Mall of America, U beef up security after WTC attacks

by Maggie Hessel-Mial

The Mall of America has 140 security cameras, 125 security personnel and a 24-hour safety dispatch to protect the thousands of visitors who shop there each day.

All of these have been in place since the mall opened. Recently, 22 new security measures were implemented in an effort to thwart terrorist attacks.

Since Sept. 11, domestic security has been widely evaluated. Many buildings and organizations are beefing measures up, but experts warn they must prepare for a different kind of enemy.

The attacks signal a shift to a new type of terrorism, one in which terrorists aim solely to kill as many people as possible, said University of Minnesota-Duluth associate Political Science professor Bradley Thayer.

Previously, claiming credit for an attack was a central tenet of terrorism, and attacks were executed to prove a political point, not just to murder.

“These terrorists want to kill for the sake of killing,” Thayer said.

Additionally, the threat of chemical or biological warfare – to which Osama bin Laden has been linked – makes them even more deadly.

“Biological weapons are particularly worrisome,” Thayer said. “Usually a victim does not know they have been infected until symptoms appear after they could potentially have infected others.”

Ragui Assaad, a Humphrey Institute of Public Affairs professor, believes the next form of attacks could be different than anything the U.S. has ever seen.

“Terrorists look for points of vulnerability and exploit those points,” Assaad said. “With heightened airline security, (airlines are) not the first thing they’ll look at targeting.”

The University, which has its own unit of emergency personnel, has investigated additional safety options for all campuses, said Judson Freed, deputy director of emergency management.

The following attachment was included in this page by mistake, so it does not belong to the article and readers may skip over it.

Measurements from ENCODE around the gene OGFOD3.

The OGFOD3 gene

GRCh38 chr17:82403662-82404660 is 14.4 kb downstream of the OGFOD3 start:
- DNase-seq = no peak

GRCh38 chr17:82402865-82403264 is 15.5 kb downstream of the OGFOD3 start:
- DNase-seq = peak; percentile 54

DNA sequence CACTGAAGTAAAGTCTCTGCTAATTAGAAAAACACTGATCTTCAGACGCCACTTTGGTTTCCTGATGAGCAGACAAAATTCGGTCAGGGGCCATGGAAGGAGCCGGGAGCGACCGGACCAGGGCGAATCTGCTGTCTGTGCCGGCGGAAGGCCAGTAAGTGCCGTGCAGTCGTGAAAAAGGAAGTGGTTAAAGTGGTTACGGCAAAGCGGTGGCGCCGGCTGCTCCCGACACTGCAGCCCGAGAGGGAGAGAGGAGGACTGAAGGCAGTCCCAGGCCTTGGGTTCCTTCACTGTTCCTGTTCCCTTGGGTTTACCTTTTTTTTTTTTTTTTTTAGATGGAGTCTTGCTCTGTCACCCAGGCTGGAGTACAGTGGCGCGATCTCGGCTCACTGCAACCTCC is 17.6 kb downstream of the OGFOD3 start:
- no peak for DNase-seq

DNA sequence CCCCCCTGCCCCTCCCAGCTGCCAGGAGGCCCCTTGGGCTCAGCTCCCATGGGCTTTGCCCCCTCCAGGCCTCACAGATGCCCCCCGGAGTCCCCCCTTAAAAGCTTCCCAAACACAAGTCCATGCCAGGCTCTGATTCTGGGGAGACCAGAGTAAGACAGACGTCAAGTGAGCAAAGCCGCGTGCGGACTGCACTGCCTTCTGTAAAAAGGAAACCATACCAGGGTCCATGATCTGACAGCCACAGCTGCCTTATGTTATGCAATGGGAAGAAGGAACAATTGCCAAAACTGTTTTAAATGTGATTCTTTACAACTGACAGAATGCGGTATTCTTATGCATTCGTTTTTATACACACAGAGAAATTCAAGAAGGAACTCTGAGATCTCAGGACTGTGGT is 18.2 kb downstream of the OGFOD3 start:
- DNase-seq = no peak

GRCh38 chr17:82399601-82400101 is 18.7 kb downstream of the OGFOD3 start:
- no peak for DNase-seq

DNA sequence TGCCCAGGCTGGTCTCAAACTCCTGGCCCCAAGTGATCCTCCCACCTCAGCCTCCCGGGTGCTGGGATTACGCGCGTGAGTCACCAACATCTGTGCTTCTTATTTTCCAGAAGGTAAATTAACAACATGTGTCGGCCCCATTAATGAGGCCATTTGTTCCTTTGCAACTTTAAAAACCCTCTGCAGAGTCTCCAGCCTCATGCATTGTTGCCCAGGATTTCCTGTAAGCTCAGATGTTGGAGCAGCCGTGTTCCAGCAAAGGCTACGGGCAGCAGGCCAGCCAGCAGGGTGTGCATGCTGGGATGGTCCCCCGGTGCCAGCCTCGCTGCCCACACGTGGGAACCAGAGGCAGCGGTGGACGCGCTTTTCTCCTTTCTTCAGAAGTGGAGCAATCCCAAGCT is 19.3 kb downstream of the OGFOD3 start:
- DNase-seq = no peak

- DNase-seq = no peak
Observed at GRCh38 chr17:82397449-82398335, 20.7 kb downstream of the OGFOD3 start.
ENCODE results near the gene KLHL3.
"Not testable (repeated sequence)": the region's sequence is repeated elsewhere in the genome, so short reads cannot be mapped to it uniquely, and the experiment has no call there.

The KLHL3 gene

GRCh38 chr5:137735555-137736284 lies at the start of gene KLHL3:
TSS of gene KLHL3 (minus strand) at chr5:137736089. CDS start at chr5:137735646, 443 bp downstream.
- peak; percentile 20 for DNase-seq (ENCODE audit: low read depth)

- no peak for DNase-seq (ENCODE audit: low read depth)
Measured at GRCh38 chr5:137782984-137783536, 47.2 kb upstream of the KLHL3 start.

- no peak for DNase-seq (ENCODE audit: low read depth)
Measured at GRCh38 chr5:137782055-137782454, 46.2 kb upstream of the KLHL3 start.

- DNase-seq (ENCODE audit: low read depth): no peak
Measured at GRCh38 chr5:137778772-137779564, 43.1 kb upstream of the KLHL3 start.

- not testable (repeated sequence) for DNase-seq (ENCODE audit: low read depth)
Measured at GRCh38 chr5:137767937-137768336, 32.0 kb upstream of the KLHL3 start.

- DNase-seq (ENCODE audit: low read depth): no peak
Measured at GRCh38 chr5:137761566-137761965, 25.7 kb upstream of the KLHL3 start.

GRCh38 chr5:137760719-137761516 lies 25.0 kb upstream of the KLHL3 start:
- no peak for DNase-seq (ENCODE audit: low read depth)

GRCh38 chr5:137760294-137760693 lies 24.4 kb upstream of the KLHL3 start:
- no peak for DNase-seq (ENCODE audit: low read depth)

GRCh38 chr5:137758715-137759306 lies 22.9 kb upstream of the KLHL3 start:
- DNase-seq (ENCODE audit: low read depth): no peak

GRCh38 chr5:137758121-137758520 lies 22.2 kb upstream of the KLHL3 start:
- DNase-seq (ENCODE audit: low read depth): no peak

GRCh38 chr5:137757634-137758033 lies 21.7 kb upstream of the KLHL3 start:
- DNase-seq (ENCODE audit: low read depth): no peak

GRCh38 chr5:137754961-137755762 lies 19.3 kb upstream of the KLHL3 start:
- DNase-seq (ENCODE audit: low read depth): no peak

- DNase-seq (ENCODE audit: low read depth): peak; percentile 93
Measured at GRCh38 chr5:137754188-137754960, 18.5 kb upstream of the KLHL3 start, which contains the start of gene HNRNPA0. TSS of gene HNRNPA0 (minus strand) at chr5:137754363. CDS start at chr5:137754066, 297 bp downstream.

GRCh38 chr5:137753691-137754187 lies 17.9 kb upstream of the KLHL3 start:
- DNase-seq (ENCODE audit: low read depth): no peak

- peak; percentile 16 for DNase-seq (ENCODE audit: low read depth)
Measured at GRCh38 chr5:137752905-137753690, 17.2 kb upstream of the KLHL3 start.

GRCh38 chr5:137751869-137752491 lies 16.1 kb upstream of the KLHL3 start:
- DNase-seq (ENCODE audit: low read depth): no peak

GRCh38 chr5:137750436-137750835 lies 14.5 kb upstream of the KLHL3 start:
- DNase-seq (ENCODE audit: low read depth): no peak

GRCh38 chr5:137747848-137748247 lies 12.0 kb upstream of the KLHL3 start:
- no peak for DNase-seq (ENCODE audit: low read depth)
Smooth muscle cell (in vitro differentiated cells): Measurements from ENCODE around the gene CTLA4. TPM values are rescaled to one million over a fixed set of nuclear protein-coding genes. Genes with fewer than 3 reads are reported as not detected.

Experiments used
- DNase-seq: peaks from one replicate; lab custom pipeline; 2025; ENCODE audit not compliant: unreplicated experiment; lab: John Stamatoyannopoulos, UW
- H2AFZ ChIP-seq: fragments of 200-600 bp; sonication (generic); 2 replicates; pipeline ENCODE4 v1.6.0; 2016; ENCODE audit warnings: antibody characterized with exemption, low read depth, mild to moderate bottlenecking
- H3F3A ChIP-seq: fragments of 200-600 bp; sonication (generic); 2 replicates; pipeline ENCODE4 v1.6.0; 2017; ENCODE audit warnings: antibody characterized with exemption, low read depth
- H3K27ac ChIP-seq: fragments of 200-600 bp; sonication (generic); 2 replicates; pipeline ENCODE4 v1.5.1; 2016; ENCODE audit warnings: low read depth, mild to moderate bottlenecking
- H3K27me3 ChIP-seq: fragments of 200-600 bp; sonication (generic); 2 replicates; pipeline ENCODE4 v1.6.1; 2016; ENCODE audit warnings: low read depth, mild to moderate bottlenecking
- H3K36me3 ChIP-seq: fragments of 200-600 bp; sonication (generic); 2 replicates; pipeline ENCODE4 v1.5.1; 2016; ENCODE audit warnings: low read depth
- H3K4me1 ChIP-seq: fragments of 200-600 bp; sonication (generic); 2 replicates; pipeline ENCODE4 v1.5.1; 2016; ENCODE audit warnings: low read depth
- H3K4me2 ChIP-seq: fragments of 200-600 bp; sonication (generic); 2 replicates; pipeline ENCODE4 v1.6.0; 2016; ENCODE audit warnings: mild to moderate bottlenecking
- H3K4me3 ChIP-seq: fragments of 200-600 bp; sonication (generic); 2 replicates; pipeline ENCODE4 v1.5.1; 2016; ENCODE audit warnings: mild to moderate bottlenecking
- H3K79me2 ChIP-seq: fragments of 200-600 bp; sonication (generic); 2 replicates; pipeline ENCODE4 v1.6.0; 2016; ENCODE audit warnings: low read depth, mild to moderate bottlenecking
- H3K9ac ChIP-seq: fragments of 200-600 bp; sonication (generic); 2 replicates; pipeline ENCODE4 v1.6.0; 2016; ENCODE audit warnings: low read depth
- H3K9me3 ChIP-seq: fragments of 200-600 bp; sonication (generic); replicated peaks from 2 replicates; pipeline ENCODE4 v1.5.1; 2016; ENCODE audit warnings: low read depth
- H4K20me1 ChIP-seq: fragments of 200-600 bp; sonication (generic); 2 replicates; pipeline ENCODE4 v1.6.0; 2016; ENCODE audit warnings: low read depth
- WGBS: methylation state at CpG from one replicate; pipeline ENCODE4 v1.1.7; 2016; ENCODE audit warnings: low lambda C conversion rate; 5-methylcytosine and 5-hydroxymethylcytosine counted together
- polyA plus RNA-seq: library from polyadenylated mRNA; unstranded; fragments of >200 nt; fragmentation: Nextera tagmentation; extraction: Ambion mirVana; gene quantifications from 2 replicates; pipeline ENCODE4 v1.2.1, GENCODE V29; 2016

“I don’t believe we’ll be targeted; we’re not symbolically important enough to be singled out,” Freed said. “But it could certainly happen.”

In an emergency situation, a group of University officials would meet to assess risks. The specific officials to be assembled would be based on the situation.

Freed said the emergency management department has already started making changes.

“There are risks we face,” Freed said. “But that risk didn’t increase because of Sept. 11.”

Neither the University or Mall of America would speak in detail about what action has been taken.

“Security is our number one concern,” said Mall of America spokesperson Maureen Cahill. “We have certainly heightened our security and have implemented 22 new security measures.”

Many of these measures could not be disclosed because of security reasons, but Cahill did acknowledge patrols have been stepped up and parking is more restricted.

“We have been working with Bloomington to look at placing a precinct in the mall,” she said. “We discussed that option before Sept. 11 but now the process has been sped up.”

The city of Minneapolis has increased security at its downtown courthouse, said City Council Member Paul Ostrow.

“We will be having ongoing discussions on the issue to address the impact of this issue,” Ostrow said.

Council President Jackie Cherryhomes said she and other council members participated in a terrorist simulation over a year and a half ago.

While preparation is important, Thayer said the U.S. will be treading into unknown territory if the government decides to retaliate.

“The ways to stop bin Laden and his sponsored terrorist attacks would either be to kill or imprison bin Laden or destroy the organization behind him,” Thayer said.

“Killing him weakens the organization,” he said. But destroying the other people and the cells of the group “retards the organization.”

Experts are unsure whether U.S. retaliation will spur more terrorism, but killing innocent people in the Middle East might worsen the problem, Assaad said.

“If innocents are killed, it will only add to the anger and the pool of people willing to be involved,” Assaad said.

He called for “highly focused law enforcement and police actions to uncover the entire network and close the loopholes that allow these people to do this kind of attack.”